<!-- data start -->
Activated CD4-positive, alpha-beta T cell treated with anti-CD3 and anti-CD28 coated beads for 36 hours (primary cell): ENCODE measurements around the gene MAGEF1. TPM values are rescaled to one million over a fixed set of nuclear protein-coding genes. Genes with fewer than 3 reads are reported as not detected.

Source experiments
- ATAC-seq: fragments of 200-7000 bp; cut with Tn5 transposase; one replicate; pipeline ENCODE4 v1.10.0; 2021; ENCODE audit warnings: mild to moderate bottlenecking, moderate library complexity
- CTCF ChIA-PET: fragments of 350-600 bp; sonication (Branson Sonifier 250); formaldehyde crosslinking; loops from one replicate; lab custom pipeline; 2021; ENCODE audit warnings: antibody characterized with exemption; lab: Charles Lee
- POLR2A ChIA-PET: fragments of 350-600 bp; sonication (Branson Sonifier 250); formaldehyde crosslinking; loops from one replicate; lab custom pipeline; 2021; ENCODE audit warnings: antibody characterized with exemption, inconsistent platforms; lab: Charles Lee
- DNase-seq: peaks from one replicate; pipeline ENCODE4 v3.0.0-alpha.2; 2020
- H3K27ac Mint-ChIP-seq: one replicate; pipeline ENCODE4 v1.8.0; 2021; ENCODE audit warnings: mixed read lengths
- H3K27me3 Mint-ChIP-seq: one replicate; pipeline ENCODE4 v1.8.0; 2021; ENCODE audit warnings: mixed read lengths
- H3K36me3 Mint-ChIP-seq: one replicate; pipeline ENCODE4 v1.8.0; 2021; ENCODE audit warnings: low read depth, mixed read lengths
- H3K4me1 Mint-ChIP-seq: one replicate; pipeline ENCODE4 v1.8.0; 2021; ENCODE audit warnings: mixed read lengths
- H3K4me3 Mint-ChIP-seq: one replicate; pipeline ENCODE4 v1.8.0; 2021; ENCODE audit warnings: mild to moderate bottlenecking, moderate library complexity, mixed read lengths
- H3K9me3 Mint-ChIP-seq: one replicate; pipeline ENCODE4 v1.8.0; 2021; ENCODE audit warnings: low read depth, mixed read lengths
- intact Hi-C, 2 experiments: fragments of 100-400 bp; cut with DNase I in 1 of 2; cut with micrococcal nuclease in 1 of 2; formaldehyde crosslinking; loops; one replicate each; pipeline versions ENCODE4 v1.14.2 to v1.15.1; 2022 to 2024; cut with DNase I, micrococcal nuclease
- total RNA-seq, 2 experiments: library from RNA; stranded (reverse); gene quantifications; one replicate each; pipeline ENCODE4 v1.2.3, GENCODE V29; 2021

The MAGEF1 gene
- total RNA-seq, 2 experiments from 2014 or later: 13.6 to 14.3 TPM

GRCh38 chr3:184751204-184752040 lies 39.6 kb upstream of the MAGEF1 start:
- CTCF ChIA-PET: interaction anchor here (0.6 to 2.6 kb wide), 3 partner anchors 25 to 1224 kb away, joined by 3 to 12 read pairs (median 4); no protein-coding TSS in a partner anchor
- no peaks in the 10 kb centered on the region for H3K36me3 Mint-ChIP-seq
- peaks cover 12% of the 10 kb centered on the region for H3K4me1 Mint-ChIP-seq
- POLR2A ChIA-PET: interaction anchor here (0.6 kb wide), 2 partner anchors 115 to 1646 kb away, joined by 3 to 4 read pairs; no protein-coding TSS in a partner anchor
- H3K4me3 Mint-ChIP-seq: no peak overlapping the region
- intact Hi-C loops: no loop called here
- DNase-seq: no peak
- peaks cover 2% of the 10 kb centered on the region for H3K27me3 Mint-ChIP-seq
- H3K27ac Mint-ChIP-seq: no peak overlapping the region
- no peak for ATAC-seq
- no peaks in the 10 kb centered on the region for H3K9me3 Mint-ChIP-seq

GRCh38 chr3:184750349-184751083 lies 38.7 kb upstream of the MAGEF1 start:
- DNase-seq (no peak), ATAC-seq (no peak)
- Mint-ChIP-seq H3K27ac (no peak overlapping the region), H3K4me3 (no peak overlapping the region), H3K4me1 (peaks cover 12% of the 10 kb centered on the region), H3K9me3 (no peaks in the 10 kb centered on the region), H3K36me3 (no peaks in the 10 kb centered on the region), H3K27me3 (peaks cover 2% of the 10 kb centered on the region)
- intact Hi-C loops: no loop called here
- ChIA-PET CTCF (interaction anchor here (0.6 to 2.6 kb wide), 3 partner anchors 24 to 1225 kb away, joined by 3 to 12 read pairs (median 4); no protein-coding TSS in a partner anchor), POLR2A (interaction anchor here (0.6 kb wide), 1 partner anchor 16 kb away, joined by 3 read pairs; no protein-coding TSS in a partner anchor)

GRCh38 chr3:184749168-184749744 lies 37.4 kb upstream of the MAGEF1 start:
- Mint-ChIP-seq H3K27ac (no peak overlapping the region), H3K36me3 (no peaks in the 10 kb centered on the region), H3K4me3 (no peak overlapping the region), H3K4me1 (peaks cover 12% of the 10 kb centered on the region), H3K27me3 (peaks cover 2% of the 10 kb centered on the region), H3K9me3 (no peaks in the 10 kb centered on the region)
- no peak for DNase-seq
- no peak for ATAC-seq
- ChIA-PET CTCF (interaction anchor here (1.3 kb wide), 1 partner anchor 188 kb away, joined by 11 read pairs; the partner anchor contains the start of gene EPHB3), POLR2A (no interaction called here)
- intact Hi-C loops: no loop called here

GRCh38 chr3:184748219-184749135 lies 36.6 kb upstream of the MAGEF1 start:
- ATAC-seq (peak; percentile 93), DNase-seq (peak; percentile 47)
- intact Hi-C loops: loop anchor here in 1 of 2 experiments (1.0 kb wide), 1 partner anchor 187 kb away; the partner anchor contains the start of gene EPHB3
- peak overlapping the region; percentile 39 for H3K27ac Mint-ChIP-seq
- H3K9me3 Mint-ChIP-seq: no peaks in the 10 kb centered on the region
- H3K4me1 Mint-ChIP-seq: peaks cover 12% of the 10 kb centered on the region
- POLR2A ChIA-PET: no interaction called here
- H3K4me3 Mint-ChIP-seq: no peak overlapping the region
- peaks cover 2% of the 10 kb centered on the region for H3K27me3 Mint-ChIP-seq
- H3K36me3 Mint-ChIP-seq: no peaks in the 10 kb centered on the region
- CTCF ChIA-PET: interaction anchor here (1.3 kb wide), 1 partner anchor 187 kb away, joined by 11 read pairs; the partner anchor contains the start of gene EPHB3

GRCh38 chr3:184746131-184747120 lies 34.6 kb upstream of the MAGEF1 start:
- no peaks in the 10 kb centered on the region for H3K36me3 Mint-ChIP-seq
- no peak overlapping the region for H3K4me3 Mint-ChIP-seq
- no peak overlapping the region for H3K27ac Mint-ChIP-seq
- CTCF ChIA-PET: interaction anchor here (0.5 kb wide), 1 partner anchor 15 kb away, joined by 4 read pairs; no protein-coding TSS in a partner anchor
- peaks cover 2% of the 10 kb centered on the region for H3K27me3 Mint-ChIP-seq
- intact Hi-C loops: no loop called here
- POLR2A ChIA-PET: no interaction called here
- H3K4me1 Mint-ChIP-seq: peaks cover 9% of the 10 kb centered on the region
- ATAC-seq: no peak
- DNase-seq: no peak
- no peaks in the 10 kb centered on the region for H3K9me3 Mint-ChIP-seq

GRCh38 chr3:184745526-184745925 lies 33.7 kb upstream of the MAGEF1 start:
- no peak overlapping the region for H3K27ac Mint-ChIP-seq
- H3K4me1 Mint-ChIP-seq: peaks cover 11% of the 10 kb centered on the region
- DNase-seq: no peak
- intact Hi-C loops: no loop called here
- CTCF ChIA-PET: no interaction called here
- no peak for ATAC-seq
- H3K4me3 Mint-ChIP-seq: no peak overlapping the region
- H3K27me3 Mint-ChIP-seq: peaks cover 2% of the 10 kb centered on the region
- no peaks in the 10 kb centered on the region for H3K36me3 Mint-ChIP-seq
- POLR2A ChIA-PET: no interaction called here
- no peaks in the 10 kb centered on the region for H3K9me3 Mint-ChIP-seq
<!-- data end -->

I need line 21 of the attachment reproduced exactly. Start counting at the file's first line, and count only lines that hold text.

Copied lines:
- POLR2A ChIA-PET: interaction anchor here (0.6 kb wide), 2 partner anchors 115 to 1646 kb away, joined by 3 to 4 read pairs; no protein-coding TSS in a partner anchor